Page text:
Audience: EWG
S. Davis Herring <>
Los Alamos National Laboratory
October 16, 2017


Explicit constructors protect against certain silly mistakes:

void useInts(std::unique_ptr<int[]>);

void f() {
  vector<int> v;
  // ...
  useInts(;  // oops

The intent of the restriction to direct-initialization is that explicit constructors (or conversion functions) can be used only where the syntax indicates that (for class types) a constructor is being called:

f(T(v));         // explicit OK
f(v);            // not considered

T x(v);          // OK
T x=v;           // not considered
T x[]={v,v};     // not considered

struct A {
  T t;
  A() : t(v) {}  // OK

Note that all these examples are C++03, which has several implications:

  1. The forms with = always initialize with an expression, not an argument list.
  2. More generally, copy-initialization is always converting a single value, either that being converted or (one of those) being "assigned" in an initializer. (So explicit was meaningful for a constructor only if it could be called with one argument.)
  3. Only in the mem-initializer case does the syntax indicate object construction without having T textually present.

C++11 changed all of these:

  1. T x={u,v}; initializes with an argument list for non-aggregate T.
  2. explicit applies to all constructors to support that case.
  3. Function arguments (including "constructor calls", operator[], and any assignment operator) and return values can be braced-init-lists which construct an object of an inferred type.

The prohibition ([over.match.list]/1) on the use of explicit constructors for this last case (copy-list-initialization without =) doesn't protect against anything:

std::unique_ptr<int[]> getInts() {
  const int count=/* ... */;
  return {new int[count]};  // ill-formed

The braces indicate the programmer's intent to construct a new object. Since they prevent the direct use of conversion functions (which might also motivate their use), a constructor must be called. The type being constructed is as obvious as in the mem-initializer case: it is the return type of the function. Yet the constructor called must be non-explicit!

In C++03, direct-initialization usually involved the type name. C++11 followed that rule of thumb by treating a braced-init-list as if it were an expression to be converted despite it being syntax for object construction. It is telling that the Google C++ Style Guide calls out this extension of the reach of explicit.



When returning a braced-init-list, the type to be constructed is always known. Otherwise, the braced-init-list is a function argument and might be used to construct one of several types to be selected by overload resolution. The simplest change, then, would be to allow the use of any constructor only in the former case. However, consider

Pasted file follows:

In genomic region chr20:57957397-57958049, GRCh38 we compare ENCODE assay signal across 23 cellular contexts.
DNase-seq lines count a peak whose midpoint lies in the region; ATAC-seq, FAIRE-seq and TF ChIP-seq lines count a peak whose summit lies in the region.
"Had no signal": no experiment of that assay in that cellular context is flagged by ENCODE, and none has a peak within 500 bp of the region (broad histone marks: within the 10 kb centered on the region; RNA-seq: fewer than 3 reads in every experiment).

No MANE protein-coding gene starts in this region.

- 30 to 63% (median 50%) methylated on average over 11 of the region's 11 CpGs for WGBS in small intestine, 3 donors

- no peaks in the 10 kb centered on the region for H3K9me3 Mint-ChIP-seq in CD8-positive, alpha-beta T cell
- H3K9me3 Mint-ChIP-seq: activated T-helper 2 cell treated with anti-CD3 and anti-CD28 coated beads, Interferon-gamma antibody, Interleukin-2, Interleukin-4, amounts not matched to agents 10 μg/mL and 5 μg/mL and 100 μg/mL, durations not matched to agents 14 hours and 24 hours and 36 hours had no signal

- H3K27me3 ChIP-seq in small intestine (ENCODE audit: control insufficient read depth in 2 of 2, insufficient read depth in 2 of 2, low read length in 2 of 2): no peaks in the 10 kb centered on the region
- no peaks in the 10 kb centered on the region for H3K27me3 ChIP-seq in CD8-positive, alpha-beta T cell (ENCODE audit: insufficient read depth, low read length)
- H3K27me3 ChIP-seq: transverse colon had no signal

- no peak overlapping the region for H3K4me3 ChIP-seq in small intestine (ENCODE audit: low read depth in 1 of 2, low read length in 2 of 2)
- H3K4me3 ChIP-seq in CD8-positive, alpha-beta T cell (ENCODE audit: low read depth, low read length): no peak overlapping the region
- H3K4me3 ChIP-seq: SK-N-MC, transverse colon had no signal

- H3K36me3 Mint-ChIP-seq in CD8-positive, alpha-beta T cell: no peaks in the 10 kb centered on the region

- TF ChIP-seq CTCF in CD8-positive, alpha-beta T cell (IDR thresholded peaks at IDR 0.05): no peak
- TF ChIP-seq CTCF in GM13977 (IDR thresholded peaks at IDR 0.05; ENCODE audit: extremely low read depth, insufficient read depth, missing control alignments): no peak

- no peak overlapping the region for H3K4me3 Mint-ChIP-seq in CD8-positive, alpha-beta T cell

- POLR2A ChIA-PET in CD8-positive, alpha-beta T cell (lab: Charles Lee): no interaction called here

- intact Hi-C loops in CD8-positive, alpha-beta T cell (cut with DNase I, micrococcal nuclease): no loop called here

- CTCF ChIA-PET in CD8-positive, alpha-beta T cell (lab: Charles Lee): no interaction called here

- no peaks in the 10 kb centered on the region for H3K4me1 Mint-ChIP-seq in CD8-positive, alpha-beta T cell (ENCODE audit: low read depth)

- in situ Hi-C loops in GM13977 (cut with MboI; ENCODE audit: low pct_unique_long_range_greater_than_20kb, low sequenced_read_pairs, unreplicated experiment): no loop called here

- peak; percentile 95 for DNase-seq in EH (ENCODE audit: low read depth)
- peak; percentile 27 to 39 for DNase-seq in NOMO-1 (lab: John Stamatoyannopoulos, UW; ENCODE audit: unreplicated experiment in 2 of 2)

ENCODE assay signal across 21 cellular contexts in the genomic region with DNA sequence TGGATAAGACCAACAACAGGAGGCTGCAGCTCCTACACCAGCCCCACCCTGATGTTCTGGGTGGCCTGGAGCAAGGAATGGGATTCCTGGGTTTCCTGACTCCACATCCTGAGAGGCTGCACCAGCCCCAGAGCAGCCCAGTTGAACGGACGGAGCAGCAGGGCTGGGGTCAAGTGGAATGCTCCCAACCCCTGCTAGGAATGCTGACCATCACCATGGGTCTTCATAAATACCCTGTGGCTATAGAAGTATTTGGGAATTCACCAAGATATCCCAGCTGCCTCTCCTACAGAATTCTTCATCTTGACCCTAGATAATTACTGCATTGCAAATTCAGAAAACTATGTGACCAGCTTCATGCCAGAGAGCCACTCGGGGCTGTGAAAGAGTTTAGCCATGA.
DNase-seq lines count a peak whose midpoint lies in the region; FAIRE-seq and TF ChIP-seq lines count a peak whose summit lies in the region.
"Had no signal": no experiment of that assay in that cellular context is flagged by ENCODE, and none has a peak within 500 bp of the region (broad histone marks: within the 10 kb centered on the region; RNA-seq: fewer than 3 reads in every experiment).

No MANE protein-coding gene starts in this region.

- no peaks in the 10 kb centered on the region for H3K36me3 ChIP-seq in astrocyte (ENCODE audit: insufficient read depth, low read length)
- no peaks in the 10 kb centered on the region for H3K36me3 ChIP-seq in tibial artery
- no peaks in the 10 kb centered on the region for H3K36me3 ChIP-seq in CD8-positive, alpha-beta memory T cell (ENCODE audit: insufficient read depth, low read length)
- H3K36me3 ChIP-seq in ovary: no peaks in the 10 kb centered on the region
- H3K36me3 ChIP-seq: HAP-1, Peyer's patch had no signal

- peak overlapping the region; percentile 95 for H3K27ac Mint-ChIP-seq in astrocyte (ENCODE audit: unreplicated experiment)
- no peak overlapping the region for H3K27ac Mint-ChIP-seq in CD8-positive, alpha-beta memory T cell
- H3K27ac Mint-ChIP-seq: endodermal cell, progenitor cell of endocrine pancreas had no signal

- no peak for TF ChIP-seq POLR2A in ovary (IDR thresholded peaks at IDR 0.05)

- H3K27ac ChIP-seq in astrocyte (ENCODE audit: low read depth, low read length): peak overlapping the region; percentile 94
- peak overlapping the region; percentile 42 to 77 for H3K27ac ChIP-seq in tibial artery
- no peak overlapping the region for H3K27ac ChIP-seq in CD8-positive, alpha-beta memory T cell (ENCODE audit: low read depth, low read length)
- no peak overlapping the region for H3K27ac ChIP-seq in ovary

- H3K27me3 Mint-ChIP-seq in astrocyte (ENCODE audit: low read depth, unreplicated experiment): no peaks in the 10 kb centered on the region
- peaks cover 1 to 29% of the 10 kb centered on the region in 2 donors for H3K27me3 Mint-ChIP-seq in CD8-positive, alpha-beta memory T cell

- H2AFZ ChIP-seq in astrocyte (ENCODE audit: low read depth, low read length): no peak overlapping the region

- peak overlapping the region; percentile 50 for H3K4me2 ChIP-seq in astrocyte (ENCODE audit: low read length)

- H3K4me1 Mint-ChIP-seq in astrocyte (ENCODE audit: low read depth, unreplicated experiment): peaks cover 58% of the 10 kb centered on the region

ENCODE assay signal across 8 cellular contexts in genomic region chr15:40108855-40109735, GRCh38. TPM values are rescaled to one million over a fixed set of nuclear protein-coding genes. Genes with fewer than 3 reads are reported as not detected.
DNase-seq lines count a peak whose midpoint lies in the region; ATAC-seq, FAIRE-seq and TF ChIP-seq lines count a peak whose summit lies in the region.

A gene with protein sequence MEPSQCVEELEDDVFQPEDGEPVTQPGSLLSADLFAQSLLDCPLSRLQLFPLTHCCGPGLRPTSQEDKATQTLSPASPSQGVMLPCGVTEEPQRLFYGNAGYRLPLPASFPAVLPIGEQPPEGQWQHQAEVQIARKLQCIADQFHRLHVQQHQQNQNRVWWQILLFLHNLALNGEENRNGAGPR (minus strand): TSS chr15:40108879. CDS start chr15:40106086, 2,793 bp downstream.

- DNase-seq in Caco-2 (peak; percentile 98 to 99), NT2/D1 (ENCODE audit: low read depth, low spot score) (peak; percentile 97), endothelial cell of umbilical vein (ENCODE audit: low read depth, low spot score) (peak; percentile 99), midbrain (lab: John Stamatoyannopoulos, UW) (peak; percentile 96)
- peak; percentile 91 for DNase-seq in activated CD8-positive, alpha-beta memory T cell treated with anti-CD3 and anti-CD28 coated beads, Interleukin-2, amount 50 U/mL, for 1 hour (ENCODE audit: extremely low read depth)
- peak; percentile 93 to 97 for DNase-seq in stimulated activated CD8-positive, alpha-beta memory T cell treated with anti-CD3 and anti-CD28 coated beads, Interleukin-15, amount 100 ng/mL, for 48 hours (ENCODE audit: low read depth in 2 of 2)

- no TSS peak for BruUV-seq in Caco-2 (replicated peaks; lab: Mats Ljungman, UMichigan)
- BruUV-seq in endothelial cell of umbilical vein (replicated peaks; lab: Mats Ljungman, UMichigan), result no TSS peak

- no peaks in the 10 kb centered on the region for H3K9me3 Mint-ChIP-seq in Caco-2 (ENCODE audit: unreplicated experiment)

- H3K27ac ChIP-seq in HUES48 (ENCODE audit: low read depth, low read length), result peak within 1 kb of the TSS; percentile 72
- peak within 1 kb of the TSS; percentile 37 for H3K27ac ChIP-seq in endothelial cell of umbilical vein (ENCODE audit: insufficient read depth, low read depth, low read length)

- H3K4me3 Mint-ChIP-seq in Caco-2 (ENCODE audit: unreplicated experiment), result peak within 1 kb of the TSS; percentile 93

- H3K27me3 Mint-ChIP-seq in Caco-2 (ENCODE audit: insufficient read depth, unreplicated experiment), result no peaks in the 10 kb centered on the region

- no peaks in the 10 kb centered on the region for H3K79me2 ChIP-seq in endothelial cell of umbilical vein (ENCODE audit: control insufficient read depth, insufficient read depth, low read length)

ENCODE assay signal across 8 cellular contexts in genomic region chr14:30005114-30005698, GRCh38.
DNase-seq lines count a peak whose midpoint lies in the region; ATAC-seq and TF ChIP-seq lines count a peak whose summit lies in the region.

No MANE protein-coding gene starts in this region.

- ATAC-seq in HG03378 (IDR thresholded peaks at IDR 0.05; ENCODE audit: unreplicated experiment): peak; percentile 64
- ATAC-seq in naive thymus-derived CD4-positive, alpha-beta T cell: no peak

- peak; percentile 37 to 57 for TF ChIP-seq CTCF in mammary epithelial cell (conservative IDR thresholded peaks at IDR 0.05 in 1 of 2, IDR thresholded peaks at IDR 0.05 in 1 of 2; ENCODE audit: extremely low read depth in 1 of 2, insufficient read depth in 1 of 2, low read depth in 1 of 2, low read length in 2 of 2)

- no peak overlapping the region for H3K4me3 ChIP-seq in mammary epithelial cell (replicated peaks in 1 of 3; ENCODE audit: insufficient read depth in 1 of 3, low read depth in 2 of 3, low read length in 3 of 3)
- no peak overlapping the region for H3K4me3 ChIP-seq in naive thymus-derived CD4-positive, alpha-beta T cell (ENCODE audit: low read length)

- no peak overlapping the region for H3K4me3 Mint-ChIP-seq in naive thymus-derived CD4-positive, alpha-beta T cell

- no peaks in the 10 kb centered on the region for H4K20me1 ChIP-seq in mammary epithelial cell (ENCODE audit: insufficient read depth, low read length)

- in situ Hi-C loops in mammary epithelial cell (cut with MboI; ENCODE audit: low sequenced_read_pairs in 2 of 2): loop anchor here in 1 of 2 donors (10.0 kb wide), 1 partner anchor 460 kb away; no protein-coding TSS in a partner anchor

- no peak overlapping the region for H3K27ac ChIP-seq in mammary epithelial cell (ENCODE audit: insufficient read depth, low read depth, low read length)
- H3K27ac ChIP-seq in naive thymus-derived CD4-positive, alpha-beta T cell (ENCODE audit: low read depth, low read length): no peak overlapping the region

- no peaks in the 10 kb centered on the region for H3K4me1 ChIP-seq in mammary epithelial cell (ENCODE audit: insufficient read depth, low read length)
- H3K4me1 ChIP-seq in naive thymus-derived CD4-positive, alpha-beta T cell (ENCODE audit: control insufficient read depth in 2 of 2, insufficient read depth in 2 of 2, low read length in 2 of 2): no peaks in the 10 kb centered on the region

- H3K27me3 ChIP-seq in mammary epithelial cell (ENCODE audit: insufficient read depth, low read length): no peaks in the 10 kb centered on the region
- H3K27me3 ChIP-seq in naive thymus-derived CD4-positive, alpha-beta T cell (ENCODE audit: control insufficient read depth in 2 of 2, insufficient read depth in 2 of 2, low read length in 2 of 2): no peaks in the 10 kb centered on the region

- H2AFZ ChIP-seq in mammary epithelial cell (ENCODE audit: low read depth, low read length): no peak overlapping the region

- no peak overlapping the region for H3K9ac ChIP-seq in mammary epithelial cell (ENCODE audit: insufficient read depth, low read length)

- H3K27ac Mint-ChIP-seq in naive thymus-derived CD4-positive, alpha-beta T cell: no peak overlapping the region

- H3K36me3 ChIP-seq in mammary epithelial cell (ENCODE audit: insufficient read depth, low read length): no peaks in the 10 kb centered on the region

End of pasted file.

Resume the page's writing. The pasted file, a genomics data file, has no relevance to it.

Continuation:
void f(std::unique_ptr<int[]>, std::unique_ptr<float[]>);

void g() {
  f(std::make_unique<int[]>(9), std::make_unique<float[]>(6));
  f({new int[9]}, {new float[6]});  // ill-formed

The simpler call to f is disallowed with no more benefit than in the return value case. In particular, C++17 made constructions like this safe by requiring that one of the unique_ptr parameters is initialized before the other new is evaluated.

The obvious approach is to make all list-initialization without = be direct-list-initialization, but that would adversely affect the single-element braced-init-lists which [dcl.init.list]/3.2 handles differently for copy-list-initialization.


A less pervasive change is to limit, when there is no =, the prohibition on the use of an explicit constructor to cases where a non-explicit constructor is also viable. Then classes can continue to use explicit to mark confusing cases:

struct Score {
  explicit Score(const char*, std::size_t, double thresh=1);
  Score(std::string_view, double thresh=1);

Score s() {
  return {"foo", 2};  // error: Score(std::string_view, double) viable

Explicitness restricts the candidates for copy-initialization, but for copy-list-initialization merely makes it ill-formed to select one. Narrowing the scope of that ill-formed case is therefore a pure language extension that does not change the meaning of any well-formed program.


Because types like in_place_t that define an explicit default constructor are particularly aiming to require in_place instead of just {} as the tag, the permission to use explicit constructors should not be casually extended to empty braced-init-lists.

Consider also this example which would become well-formed:

void f(std::string, float);  // #1
void f(std::ofstream, int);  // #2

void g() {f({"foo"}, 1);}    // selects #2

With or without this change, other arguments usually determine which type to instantiate from a braced-init-list (since [over.ics.rank]/3.3 makes almost any two user-defined conversion sequences equivalent). If, however, the newly allowable use of the explicit constructor here is deemed overly surprising, it would be possible to prohibit the use of an explicit constructor for a braced-init-list in a function call where another viable function would not require an explicit constructor for it.


Based on N4687.

Change [class.conv.ctor]/2 as follows:

[ Note: An explicit constructor constructs objects just like non-explicit constructors, but does so only where the direct-initialization syntax (11.6) or where casts (8.2.9, 8.4) are explicitly usedsyntax explicitly constructs an object; see also

Change [over.match.list]/1 as follows:

In copy-list-initialization, if an explicit constructor is chosen, the initialization is ill-formed if a non-explicit constructor is also viable, if the initializer list has no elements, or if the initializer begins with = ([dcl.init]/17.1).